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Inside BB&N: File Readers

High school admission processes are often kept behind closed doors, leaving students in the dark about the selection of their classmates. However, for over a decade, BB&N has not followed this convention. Instead, the school annually recruits 16 seniors—eight girls and eight boys—per year to participate in the Upper School (US) admission process as file readers.

In January and February, eight six-person committees—six committees for rising freshmen and one each for incoming tenth and eleventh graders—gather in the Admissions Office after class on school days to discuss about 400 prospective students’ applications.

Director of Enrollment Management Geordie Mitchell said this group of admission staff, faculty, administrators, and student file readers works to make the following year’s group of incoming students a diverse and outstanding one, adding that file readers bring an important perspective to the process.

Admission officials implemented file readers when they recognized that a group of adults would never be able to see admission fully from a student perspective, Mr. Mitchell said.

“When I first came to BB&N 12 years ago, I thought it was crazy to let students read highly confidential information about applicants,” he said. “But I quickly learned that they were amazing in that they provided student perspectives and opinions that complemented the faculty perspectives very well.”

File readers pursue the position through a written application and interview process in April or May of their junior years, and they undergo training from admission staff members in January of their senior year.

The staff urges them to look for the strengths of an applicant, whether they be academic, extracurricular, or both. However, students are also encouraged to develop a subjective view of the applicant from the perspective of fellow student. “Would they be a good classmate?” is the main question file readers try to answer, Associate Director of Admission Sanchali Biswas said.

“[The student file readers’] perspective is essential for us to see if an applicant is a good fit for the school,” Ms. Biswas said. “They bring a level of empathy and compassion to committees that comes from their own experiences of applying as a student.”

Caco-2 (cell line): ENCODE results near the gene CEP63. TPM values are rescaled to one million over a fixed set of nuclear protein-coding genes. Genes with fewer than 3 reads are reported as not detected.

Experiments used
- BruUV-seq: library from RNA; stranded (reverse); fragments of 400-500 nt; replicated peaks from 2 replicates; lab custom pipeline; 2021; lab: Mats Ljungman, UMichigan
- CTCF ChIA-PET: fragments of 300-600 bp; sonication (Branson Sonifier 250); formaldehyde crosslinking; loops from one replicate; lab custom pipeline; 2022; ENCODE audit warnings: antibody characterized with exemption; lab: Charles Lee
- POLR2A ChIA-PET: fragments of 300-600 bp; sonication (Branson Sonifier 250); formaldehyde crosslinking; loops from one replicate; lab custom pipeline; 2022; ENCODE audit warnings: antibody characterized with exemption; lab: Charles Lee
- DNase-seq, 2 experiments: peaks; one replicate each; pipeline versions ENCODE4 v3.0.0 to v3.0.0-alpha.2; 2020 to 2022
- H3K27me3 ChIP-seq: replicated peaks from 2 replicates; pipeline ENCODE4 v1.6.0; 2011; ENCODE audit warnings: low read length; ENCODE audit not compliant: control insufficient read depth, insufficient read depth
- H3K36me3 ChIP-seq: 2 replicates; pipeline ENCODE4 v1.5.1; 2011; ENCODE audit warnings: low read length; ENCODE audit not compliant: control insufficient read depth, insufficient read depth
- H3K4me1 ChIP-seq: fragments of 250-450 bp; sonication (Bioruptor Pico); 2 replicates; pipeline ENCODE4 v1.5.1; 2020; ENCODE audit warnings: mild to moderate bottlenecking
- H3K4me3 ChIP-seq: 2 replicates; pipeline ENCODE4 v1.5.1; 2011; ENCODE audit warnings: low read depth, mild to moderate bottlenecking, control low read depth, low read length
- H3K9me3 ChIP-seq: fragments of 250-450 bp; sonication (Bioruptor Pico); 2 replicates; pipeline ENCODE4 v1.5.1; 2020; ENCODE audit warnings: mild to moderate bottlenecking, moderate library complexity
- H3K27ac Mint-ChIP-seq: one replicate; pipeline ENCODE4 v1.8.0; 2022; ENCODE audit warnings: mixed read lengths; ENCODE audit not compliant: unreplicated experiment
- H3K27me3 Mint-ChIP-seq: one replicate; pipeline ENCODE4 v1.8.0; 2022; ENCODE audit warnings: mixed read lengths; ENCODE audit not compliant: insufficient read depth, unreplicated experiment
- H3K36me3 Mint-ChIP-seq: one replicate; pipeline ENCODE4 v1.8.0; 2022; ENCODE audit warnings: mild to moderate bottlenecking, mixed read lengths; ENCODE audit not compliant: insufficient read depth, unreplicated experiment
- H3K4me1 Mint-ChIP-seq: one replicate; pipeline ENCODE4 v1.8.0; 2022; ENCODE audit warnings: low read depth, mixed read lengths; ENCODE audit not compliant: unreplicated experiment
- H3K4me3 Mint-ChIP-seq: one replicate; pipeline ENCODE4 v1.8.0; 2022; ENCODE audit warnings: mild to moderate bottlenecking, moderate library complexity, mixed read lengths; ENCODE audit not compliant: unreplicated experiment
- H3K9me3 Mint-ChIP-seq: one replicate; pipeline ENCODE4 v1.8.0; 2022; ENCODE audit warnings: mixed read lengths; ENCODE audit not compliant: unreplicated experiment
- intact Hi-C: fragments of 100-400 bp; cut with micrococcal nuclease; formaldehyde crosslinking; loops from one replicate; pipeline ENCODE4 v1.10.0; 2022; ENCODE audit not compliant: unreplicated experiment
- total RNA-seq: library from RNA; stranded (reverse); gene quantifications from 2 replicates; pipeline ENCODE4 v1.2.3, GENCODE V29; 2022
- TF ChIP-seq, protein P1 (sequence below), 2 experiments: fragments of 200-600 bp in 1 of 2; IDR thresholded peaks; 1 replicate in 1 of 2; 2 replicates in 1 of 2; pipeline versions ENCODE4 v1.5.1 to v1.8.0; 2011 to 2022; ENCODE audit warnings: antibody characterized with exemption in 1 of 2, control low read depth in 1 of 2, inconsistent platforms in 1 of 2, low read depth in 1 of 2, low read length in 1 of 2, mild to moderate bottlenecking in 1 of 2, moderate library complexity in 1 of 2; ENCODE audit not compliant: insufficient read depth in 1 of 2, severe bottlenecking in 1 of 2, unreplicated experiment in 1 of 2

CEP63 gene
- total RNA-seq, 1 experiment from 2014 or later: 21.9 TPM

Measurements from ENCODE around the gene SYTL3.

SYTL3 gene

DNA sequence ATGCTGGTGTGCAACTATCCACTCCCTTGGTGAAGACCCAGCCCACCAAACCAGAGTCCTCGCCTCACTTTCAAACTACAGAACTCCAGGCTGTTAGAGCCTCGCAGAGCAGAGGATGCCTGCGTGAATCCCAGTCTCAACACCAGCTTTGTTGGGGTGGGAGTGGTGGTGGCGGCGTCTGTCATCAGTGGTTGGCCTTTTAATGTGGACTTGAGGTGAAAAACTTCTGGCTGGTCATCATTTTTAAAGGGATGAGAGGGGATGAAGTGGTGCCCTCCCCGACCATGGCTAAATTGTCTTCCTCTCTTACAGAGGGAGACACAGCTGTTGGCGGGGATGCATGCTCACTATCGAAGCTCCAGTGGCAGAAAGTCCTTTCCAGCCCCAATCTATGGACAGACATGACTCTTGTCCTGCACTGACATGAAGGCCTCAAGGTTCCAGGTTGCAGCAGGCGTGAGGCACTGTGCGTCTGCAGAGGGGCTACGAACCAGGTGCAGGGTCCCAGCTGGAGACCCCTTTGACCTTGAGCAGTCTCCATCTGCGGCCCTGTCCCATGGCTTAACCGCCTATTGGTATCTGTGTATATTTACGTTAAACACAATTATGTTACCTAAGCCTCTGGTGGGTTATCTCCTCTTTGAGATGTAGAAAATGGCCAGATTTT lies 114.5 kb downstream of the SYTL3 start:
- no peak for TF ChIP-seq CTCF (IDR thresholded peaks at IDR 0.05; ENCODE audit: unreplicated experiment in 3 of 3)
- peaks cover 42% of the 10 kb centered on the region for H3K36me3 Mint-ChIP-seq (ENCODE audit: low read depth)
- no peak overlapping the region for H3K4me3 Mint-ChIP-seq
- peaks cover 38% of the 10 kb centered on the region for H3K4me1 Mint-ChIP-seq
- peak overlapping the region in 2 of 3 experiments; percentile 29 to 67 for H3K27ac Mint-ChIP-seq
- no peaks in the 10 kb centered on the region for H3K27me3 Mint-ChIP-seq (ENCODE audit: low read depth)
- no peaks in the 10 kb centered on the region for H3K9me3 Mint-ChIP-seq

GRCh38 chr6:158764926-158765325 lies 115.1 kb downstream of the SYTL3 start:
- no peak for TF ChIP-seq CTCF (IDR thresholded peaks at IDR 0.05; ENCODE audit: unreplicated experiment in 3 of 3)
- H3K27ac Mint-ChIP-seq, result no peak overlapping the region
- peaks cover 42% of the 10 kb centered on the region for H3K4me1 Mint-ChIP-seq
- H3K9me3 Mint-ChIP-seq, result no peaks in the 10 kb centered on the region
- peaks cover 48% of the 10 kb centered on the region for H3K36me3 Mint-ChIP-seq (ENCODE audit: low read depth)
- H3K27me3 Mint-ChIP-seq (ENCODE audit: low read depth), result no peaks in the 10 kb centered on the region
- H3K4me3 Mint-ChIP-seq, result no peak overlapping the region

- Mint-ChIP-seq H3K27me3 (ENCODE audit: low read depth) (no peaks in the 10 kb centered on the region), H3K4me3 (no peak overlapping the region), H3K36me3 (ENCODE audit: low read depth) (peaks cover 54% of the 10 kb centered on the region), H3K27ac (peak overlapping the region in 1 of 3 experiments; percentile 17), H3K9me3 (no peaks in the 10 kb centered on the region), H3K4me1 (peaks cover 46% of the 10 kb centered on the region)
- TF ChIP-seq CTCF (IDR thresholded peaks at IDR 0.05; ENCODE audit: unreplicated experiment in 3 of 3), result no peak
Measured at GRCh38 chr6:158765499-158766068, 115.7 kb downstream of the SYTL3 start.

Each year, a pair of students reads 50 to 60 files, working during frees, after school, or on the weekends. Together, a file reader pair participates on one committee containing admission representatives who have read the same files. Each student reader arrives at committee meetings ready to contribute to their discussions.

Former File Reader Rose Meier ’17 said that the role, while difficult at times, helped her understand the admission process as a whole.

“I think I gained a lot of perspective into the application process for higher education,” Rose said. “A challenge I had [as a file reader] was managing my time to read all the applications before my scheduled meetings. There were quite a few to go through, and you get sucked into the applications.”

The role also provided insight into the demands of being an admissions officer, Rose said.

“This experience gave me a lot of respect for the skill of the admission officers in knowing exactly what to look for,” she added.

Jossy Wang ’18, who was chosen to be a file reader last spring, expressed eager anticipation for her new role in the coming months.

“I’m really excited for my committee meetings and the opportunity to influence what our school community will look like,” Jossy said. “This school has done so much for me, especially as a new ninth grader, and I’m looking forward to giving back to our community.”

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